Rob Davies’ opponent, Maria Collett, chose not to respond.
Edward Mongelluzzo (R), Running for State House, District 161
As a former law enforcement officer, I have seen firsthand the harmful impact of drug use on our communities and families, and have worked on the frontlines to battle the opioid epidemic. As a legislator, I would not support legislation to legalize recreational marijuana in Pennsylvania at this point.
Currently, both law enforcement and the medical community do not support legalization, and we should listen to their expertise on this front. One of my concerns is what is considered intoxicated with marijuana use and how that relates to DUI. THC and alcohol intoxication are measured in different ways. From both the medical perspective and law enforcement perspective, I would like to have some guidance as to what is considered “too high” to drive, and how DUI would be enforced, before we vote to legalize.
Edward Mongelluzzo’s opponent, Leanne Krueger-Braneky, chose not to respond.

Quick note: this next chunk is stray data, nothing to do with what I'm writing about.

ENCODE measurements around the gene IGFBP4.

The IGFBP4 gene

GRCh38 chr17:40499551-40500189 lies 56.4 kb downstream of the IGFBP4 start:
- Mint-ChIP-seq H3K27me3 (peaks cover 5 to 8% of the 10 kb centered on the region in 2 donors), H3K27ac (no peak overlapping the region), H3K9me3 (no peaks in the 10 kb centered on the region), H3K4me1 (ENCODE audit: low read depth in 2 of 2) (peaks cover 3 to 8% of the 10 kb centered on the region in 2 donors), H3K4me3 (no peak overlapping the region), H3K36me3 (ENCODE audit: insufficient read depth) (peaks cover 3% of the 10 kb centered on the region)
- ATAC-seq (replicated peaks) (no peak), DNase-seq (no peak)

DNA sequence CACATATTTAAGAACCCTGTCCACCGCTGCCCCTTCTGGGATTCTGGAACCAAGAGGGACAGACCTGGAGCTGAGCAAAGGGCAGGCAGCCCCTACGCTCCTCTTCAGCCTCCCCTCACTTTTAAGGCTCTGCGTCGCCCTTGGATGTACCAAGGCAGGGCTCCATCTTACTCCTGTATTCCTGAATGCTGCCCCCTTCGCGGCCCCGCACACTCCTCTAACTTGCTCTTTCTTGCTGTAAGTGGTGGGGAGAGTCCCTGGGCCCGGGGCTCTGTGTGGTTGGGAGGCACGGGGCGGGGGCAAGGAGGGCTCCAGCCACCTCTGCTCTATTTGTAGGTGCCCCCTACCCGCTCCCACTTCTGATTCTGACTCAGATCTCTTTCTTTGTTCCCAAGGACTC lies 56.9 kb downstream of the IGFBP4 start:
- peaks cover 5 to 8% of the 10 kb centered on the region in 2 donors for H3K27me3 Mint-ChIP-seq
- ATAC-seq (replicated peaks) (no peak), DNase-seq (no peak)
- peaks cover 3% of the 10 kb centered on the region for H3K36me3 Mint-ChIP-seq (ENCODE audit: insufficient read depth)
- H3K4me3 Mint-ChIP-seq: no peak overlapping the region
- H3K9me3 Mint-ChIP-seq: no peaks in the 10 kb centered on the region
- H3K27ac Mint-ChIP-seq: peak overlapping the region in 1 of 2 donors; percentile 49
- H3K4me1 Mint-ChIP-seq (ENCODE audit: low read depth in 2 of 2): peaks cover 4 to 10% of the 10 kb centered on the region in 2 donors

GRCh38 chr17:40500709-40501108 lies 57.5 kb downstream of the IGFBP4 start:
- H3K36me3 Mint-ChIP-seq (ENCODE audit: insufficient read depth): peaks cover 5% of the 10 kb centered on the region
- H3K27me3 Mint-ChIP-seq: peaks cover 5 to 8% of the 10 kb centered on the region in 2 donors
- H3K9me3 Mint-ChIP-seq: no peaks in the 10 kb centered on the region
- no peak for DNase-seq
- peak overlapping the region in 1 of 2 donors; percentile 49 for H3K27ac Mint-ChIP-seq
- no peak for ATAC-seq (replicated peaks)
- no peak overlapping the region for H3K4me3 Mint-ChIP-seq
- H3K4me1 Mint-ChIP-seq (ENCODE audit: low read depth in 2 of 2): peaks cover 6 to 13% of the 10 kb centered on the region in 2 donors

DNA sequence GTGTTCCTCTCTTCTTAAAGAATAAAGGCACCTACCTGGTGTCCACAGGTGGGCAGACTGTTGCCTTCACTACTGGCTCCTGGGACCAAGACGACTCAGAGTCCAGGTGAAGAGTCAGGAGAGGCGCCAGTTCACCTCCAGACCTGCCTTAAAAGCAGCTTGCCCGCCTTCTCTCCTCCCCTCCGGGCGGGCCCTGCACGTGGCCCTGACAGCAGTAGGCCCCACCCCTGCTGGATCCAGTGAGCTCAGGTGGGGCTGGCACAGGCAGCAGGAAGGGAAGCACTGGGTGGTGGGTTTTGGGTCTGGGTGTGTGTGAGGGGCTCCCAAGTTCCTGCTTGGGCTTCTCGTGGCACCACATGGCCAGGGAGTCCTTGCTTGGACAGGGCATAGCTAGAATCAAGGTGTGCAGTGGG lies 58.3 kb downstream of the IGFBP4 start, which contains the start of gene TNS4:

Nichole Missino (R), Running for State House, District 165
I do not approve of legalizing marijuana for recreational use, as I feel it is a gateway drug.
Studies show medical benefits, yes, but studies also show that marijuana causes extreme impairment in some cases, and can lead to other unhealthy habits.
Although I realize it may have benefits for different health conditions, the practice of internet “doctors” doling out cards for large sums of money is out of control.
It has become far too easy to obtain a card, and I think that also needs to be regulated.
Nichole Missino’s opponent, Jennifer O’Mara, chose not to respond.
Kristin Marcell (R), Running for State House, District 178
I would not support legislation to legalize recreational marijuana in Pennsylvania. Currently, both law enforcement and the medical community do not support such an effort, and I would rely heavily upon their expertise on this issue.
Further, as Pennsylvania continues to fight the opioid epidemic, I do not believe now is the time to introduce another challenge to protecting the health and welfare of our citizens.
Ilya Breyman (D), Running for State House, District 178